There is a terrible epidemic of a mental derangement that has befouled the minds of not only those in the political, policy and academic communities, but also the minds of the public at large. This mass hysteria is exemplified by this statement extracted from the Rosenthal et al article: “Our results are somewhat remarkable considering the support expressed by virtually all stakeholders for pricing transparency.”
When we are talking about financing our health care system – 17 percent of our GDP – we have to get tax policy right.
The Medicare sustainable growth rate (SGR) formula seemed to be an equitable method of slowing the non-sustainable increases in Medicare spending. What happened?
As we assess the severe deficiencies in our primary care infrastructure, it is important to recognize the phenomenal contribution of our National Health Service Corps in helping to meet the primary care needs in rural and urban Health Professional Shortage Areas.
Much attention is being directed today toward the very high costs that plague the U.S. health care system. That attention has not equated with effectiveness in controlling costs, as we witness continued increases in spending in spite of introduction of policies that may be well-meaning but not very effective, that may add to the administrative excesses of our system, and that sometimes are detrimental such as when we erect financial barriers to beneficial health care services.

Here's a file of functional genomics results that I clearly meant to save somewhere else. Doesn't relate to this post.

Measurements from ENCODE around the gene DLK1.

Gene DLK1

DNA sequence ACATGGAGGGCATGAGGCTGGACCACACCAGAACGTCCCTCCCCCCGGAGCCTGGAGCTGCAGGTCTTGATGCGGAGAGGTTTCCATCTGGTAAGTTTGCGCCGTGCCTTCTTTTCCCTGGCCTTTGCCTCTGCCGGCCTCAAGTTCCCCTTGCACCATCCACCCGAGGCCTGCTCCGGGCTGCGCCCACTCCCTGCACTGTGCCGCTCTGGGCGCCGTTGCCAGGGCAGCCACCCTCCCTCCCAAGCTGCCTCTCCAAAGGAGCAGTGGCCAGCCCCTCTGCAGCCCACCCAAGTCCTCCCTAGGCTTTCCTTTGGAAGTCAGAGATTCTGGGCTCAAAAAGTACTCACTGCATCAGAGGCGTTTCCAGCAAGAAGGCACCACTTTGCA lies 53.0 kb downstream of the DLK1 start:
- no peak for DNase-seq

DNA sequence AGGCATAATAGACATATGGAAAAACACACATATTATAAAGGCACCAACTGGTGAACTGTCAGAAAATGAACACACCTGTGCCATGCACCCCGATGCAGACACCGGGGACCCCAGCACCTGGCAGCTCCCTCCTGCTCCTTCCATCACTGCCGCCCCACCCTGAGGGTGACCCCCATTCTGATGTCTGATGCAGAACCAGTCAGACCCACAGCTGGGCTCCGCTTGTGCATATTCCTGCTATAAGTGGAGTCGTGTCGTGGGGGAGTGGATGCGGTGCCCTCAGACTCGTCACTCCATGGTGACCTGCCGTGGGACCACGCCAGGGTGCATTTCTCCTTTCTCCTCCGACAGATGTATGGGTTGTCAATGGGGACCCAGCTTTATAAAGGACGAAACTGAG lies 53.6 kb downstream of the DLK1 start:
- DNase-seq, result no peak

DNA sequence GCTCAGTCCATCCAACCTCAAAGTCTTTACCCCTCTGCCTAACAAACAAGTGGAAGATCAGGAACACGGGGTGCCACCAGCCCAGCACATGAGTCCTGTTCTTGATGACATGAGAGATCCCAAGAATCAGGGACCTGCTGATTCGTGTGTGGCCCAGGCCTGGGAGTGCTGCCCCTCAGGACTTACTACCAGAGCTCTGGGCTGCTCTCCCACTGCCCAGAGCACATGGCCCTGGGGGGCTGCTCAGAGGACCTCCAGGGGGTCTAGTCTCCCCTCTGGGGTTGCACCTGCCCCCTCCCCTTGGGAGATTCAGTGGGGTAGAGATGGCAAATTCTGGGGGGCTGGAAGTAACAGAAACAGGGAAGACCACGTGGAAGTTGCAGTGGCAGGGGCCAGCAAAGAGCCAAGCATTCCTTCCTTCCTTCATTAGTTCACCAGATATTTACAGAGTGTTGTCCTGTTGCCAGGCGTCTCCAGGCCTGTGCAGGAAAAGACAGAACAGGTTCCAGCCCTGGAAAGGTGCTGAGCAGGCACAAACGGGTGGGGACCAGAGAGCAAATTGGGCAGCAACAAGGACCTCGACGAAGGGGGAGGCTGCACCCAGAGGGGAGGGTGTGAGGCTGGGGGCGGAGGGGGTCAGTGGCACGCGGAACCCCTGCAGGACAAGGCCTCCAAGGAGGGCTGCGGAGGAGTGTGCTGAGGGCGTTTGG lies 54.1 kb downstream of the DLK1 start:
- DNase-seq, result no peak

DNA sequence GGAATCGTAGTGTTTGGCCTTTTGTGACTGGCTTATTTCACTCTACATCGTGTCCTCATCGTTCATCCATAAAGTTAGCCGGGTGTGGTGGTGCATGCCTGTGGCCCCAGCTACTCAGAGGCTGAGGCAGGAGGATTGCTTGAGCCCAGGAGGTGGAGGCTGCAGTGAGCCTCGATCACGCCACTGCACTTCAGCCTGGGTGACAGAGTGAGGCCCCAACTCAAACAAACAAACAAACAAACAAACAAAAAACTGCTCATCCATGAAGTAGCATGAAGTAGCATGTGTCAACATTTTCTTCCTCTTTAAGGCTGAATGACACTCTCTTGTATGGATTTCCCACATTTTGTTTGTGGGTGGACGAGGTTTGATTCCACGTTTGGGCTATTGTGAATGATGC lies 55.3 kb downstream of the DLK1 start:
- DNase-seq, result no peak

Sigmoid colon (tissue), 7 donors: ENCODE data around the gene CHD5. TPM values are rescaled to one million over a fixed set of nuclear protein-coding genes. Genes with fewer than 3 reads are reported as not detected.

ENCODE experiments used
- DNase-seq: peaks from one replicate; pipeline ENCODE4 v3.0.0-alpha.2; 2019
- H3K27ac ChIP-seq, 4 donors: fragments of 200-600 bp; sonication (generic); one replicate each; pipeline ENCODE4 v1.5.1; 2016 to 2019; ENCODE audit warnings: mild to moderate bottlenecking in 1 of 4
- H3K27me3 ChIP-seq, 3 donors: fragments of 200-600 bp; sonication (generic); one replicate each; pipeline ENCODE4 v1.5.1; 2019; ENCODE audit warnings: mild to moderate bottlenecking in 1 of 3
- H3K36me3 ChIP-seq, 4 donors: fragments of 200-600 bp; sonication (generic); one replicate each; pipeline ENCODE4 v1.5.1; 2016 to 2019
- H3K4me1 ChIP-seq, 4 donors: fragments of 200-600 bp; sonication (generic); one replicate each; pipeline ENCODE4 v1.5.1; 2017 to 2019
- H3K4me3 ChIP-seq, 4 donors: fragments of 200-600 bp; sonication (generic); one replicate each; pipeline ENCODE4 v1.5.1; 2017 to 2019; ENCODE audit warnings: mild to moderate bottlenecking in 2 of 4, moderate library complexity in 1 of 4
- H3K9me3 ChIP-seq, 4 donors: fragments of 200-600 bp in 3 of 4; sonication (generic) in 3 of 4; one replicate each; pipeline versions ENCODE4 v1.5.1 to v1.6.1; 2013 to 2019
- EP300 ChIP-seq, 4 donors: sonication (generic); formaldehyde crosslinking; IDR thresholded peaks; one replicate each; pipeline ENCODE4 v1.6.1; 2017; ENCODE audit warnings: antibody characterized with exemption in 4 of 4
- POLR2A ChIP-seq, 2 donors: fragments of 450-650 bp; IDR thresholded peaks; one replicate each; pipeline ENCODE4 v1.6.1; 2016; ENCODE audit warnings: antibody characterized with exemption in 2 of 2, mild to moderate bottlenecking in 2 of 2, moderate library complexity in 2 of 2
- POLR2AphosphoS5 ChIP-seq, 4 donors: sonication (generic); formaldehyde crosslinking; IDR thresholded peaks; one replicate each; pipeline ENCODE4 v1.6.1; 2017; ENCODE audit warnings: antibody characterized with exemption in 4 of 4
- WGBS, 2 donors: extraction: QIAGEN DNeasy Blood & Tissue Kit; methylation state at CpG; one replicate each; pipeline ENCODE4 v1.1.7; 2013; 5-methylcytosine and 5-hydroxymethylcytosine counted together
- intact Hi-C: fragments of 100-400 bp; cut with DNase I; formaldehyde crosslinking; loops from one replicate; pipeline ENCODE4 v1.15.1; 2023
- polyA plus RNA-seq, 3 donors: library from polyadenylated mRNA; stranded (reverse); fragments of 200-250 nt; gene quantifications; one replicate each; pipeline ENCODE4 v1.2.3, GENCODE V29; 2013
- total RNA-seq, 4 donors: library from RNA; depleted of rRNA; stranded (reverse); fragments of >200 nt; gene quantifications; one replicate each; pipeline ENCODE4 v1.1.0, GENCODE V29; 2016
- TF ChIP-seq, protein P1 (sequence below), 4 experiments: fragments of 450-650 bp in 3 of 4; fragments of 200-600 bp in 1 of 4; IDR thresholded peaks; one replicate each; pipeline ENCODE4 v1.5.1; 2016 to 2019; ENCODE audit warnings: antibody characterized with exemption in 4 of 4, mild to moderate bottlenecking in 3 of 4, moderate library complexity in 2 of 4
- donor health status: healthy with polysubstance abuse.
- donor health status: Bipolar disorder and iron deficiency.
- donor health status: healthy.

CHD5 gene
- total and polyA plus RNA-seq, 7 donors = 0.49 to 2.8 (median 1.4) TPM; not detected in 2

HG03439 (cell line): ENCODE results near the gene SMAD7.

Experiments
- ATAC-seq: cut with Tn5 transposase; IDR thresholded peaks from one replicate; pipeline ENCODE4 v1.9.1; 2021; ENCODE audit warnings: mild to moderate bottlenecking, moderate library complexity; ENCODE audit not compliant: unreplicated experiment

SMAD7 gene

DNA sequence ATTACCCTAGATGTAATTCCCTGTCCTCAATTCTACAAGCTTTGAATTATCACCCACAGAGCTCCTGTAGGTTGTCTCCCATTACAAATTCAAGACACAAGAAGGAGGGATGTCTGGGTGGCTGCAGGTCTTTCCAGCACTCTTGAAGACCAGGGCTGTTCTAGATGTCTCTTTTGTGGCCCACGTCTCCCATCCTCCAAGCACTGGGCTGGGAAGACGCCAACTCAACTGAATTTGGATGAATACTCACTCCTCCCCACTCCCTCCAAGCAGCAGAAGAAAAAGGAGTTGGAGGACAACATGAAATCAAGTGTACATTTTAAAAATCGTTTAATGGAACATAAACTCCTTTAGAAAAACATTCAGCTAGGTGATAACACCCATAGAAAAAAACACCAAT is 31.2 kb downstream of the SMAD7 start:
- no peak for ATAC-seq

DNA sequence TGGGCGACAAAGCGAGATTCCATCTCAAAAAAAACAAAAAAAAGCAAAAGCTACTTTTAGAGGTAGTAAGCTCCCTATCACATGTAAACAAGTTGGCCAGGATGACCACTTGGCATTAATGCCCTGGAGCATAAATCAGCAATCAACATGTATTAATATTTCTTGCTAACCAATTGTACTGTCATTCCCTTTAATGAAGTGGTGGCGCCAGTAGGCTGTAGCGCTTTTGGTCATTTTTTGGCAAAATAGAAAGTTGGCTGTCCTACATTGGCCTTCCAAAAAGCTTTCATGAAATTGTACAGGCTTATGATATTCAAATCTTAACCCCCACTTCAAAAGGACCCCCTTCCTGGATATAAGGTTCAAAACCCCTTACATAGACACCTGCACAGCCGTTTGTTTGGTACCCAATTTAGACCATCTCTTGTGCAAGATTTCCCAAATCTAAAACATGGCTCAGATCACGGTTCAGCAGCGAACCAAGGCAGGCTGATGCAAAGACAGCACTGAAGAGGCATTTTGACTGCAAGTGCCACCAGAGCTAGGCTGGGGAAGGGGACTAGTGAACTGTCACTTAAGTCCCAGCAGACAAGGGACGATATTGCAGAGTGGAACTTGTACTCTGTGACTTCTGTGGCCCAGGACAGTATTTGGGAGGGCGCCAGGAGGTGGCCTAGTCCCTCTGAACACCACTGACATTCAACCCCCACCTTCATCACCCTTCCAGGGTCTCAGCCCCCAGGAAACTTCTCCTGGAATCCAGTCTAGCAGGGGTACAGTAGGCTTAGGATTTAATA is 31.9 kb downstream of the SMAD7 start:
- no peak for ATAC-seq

There are two important take-home points here. One is that we should stop wasting taxpayer funds on both the excesses of the Medicare Advantage plans, and the costly adverse selection burden that they place on the traditional Medicare program.
In a single payer financing system, health care is simply paid for out of a publicly-financed, single risk pool that covers everyone, regardless of how much appropriate health care is provided to each individual.
Today CMS and the IRS released two sets of proposed rules which included the exemptions that will be allowed to avoid having to pay a penalty for not being insured.
We have a crisis in primary care.
Bill Keller, the former executive editor of The New York Times, explains why pay-for-performance (P4P) is a false solution to the problems of high health care costs and mediocre quality. Although he recognizes the correct solution – a single payer system – he follows the lead of other journalists and politicians in immediately dismissing it as being “politically unpalatable.”
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